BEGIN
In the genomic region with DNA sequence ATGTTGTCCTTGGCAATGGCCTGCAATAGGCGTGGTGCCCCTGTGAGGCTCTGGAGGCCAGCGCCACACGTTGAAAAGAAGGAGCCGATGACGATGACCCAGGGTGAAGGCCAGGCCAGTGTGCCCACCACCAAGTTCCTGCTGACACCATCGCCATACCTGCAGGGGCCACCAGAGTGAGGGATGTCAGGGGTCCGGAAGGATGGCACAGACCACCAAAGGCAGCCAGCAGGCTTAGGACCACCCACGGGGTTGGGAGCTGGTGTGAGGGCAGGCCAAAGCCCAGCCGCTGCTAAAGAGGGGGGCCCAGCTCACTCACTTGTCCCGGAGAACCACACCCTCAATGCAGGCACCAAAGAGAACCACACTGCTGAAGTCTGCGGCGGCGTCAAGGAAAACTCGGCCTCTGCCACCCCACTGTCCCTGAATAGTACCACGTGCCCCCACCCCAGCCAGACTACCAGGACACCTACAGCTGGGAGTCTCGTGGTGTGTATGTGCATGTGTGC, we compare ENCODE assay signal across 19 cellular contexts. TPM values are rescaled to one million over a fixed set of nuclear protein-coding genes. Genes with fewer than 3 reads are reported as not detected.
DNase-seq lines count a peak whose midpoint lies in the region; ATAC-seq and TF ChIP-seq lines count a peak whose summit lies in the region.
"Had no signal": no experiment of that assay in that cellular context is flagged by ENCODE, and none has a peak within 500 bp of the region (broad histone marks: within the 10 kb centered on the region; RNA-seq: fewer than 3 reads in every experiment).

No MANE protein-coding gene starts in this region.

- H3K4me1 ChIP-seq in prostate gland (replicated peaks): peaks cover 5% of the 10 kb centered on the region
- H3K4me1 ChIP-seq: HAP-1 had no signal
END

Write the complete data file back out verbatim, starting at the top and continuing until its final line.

In the genomic region with DNA sequence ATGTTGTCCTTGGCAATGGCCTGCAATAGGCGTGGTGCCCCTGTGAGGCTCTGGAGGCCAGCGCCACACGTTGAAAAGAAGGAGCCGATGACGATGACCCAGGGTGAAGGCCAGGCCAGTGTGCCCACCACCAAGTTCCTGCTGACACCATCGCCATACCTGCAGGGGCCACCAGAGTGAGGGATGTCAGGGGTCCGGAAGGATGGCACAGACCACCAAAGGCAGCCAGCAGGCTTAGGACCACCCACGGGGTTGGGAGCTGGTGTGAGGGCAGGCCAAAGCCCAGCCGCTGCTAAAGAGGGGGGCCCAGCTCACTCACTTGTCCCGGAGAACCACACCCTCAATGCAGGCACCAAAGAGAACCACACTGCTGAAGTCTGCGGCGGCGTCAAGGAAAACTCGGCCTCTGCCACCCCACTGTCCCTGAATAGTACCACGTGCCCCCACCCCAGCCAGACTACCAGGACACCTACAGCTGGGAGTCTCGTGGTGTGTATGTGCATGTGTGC, we compare ENCODE assay signal across 19 cellular contexts. TPM values are rescaled to one million over a fixed set of nuclear protein-coding genes. Genes with fewer than 3 reads are reported as not detected.
DNase-seq lines count a peak whose midpoint lies in the region; ATAC-seq and TF ChIP-seq lines count a peak whose summit lies in the region.
"Had no signal": no experiment of that assay in that cellular context is flagged by ENCODE, and none has a peak within 500 bp of the region (broad histone marks: within the 10 kb centered on the region; RNA-seq: fewer than 3 reads in every experiment).

No MANE protein-coding gene starts in this region.

- H3K4me1 ChIP-seq in prostate gland (replicated peaks): peaks cover 5% of the 10 kb centered on the region
- H3K4me1 ChIP-seq: HAP-1 had no signal